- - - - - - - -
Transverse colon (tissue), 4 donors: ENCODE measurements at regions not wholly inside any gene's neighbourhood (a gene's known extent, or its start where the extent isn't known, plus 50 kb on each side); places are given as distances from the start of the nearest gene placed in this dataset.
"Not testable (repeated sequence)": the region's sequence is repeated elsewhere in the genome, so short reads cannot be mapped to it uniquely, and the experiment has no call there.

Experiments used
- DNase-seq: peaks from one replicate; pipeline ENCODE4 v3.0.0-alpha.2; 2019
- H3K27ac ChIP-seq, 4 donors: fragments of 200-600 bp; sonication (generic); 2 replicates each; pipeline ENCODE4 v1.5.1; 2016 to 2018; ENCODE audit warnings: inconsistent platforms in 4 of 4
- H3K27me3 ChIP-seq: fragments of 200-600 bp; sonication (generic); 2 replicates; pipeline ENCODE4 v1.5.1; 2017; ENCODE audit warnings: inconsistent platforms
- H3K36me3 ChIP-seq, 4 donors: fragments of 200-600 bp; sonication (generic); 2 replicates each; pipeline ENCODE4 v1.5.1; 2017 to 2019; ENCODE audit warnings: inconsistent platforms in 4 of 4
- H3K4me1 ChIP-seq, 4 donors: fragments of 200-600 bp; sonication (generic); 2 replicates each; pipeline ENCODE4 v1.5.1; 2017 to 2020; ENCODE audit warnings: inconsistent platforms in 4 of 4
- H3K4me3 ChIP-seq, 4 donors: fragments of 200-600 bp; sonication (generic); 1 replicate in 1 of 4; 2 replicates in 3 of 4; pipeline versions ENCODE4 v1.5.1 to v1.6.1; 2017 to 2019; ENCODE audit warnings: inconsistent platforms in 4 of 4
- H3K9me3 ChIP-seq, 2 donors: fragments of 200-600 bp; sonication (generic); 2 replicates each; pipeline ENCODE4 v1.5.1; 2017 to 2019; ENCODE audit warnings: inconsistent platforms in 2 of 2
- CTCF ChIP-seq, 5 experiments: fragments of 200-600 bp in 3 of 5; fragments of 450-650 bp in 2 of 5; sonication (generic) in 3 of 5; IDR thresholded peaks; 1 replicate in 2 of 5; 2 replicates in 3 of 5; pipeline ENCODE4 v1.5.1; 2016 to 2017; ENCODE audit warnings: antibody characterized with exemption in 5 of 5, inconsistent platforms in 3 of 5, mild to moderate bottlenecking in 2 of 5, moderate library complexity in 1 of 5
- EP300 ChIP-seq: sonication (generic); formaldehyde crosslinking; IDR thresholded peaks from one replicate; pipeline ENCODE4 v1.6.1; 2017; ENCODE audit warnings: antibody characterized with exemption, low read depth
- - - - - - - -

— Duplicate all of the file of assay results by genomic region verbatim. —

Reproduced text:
Transverse colon (tissue), 4 donors: ENCODE measurements at regions not wholly inside any gene's neighbourhood (a gene's known extent, or its start where the extent isn't known, plus 50 kb on each side); places are given as distances from the start of the nearest gene placed in this dataset.
"Not testable (repeated sequence)": the region's sequence is repeated elsewhere in the genome, so short reads cannot be mapped to it uniquely, and the experiment has no call there.

Experiments used
- DNase-seq: peaks from one replicate; pipeline ENCODE4 v3.0.0-alpha.2; 2019
- H3K27ac ChIP-seq, 4 donors: fragments of 200-600 bp; sonication (generic); 2 replicates each; pipeline ENCODE4 v1.5.1; 2016 to 2018; ENCODE audit warnings: inconsistent platforms in 4 of 4
- H3K27me3 ChIP-seq: fragments of 200-600 bp; sonication (generic); 2 replicates; pipeline ENCODE4 v1.5.1; 2017; ENCODE audit warnings: inconsistent platforms
- H3K36me3 ChIP-seq, 4 donors: fragments of 200-600 bp; sonication (generic); 2 replicates each; pipeline ENCODE4 v1.5.1; 2017 to 2019; ENCODE audit warnings: inconsistent platforms in 4 of 4
- H3K4me1 ChIP-seq, 4 donors: fragments of 200-600 bp; sonication (generic); 2 replicates each; pipeline ENCODE4 v1.5.1; 2017 to 2020; ENCODE audit warnings: inconsistent platforms in 4 of 4
- H3K4me3 ChIP-seq, 4 donors: fragments of 200-600 bp; sonication (generic); 1 replicate in 1 of 4; 2 replicates in 3 of 4; pipeline versions ENCODE4 v1.5.1 to v1.6.1; 2017 to 2019; ENCODE audit warnings: inconsistent platforms in 4 of 4
- H3K9me3 ChIP-seq, 2 donors: fragments of 200-600 bp; sonication (generic); 2 replicates each; pipeline ENCODE4 v1.5.1; 2017 to 2019; ENCODE audit warnings: inconsistent platforms in 2 of 2
- CTCF ChIP-seq, 5 experiments: fragments of 200-600 bp in 3 of 5; fragments of 450-650 bp in 2 of 5; sonication (generic) in 3 of 5; IDR thresholded peaks; 1 replicate in 2 of 5; 2 replicates in 3 of 5; pipeline ENCODE4 v1.5.1; 2016 to 2017; ENCODE audit warnings: antibody characterized with exemption in 5 of 5, inconsistent platforms in 3 of 5, mild to moderate bottlenecking in 2 of 5, moderate library complexity in 1 of 5
- EP300 ChIP-seq: sonication (generic); formaldehyde crosslinking; IDR thresholded peaks from one replicate; pipeline ENCODE4 v1.6.1; 2017; ENCODE audit warnings: antibody characterized with exemption, low read depth